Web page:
The Reserve Clause

If you’ve read my other article What’s the Worst that Could Happen? you may be starting to feel a little more able to cope with the life’s inevitable ups and downs. So why would you need a ‘reserve clause’?

So you’ve thought about the worst and you’re prepared. Great. But now that big challenge is looming. Should you optimistically say, “I’m going to win!”? Absolutely not…

The Stoic philosopher Epictetus called it hupexhairesis. But I think we’ll just stick with calling it a ‘reserve clause’ shall we?

When someone says, “God willing…” or “Fate permitting…” that’s a reserve clause. They’re acknowledging that at least part of the outcome is not under their control — and you know how the Stoics felt about control.

When you use a reserve clause, if things don’t work out, you don’t crater your self-esteem and give up on your goals. You know it’s not 100% in your control and therefore it can’t be 100% your fault.

This isn’t an excuse to be lazy. It’s recognizing that you have control over process, not outcome. Saying, “I am definitely going to get an A+ on that exam” is a lie. It’s outside your control. But saying, “I am going to study my ass off” is within your control.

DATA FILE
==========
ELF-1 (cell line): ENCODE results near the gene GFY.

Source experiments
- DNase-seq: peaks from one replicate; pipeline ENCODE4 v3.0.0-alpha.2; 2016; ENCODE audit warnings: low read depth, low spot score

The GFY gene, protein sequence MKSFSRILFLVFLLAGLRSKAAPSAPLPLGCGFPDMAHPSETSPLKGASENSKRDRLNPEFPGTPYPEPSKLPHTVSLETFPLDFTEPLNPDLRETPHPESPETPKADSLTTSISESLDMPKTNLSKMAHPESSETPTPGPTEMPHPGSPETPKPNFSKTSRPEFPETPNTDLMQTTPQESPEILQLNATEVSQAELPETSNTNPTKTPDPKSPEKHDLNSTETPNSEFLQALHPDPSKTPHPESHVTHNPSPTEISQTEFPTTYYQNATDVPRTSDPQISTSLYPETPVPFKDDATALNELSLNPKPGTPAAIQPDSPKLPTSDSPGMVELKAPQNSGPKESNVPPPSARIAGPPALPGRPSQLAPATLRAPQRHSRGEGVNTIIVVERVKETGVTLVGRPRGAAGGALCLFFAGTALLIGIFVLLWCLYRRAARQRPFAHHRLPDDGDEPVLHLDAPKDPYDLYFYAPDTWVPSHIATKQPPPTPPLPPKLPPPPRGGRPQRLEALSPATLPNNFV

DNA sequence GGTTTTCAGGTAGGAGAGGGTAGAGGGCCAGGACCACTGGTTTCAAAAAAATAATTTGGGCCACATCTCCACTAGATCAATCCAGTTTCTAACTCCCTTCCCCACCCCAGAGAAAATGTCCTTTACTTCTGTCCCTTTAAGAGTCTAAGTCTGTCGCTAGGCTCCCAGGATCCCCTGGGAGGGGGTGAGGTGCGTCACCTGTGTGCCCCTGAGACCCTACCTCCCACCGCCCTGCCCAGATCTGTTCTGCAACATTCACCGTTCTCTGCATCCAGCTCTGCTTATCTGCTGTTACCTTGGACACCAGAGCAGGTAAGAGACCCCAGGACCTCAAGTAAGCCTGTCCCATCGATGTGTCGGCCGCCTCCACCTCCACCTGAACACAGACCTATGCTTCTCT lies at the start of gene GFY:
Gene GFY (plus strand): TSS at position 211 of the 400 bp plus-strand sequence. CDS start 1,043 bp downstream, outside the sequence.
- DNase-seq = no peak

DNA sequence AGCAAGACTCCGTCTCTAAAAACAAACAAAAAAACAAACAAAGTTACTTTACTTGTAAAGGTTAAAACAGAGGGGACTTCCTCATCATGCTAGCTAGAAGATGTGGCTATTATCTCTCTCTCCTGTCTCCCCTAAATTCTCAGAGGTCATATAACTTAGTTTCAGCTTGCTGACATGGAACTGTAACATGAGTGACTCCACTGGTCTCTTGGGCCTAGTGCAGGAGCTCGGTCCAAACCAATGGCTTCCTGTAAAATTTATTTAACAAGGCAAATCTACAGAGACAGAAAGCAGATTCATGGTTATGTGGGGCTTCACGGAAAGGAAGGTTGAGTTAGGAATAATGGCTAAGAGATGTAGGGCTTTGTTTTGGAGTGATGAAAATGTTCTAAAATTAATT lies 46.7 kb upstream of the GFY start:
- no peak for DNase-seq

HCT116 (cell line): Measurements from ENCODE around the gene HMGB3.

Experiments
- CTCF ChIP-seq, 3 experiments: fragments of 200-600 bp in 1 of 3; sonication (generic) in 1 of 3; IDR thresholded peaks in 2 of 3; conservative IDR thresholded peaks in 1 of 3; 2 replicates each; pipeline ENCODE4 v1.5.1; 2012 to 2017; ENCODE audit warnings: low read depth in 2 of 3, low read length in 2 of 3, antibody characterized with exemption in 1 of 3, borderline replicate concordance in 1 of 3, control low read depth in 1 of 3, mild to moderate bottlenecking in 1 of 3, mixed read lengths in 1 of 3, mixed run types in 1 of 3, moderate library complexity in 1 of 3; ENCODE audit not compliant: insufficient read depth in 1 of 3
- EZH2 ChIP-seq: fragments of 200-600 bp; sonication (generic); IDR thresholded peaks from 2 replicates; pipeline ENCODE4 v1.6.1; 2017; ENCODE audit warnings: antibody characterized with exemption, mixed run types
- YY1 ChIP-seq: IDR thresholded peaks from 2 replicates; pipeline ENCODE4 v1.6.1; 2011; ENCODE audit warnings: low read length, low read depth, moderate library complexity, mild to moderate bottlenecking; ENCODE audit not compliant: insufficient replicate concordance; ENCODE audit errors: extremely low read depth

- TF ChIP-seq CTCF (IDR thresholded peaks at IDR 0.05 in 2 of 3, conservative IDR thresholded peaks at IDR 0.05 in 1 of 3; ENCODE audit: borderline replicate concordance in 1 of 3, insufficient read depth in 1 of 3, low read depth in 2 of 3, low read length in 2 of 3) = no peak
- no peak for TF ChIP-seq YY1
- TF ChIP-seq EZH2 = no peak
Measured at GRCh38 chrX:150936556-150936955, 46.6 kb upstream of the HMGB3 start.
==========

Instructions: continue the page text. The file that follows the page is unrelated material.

And by focusing on what you can control, you also give yourself a plan of action. If you’re just Pollyanna optimistic about getting that A+, you can be lazy. By recognizing all you have power over is studying, then boom: you know what you need to do next.

If you think you can control outcomes, reality is eventually going to punch you in the face and let you know who’s boss. And that will make you angry with yourself or angry with the world. And you’ll want to give up.

Instead, focus on what you can control: process. Plain and simple, do all that you can. Fate permitting, you’ll do well. And if you don’t, then that wasn’t under your control. So don’t sweat it. In the words of the great Stoic, Seneca:

In short, the wise man looks to the purpose of all actions, not their consequences; beginnings are in our power but Fortune judges the outcome, and I do not grant her a verdict upon me.

 

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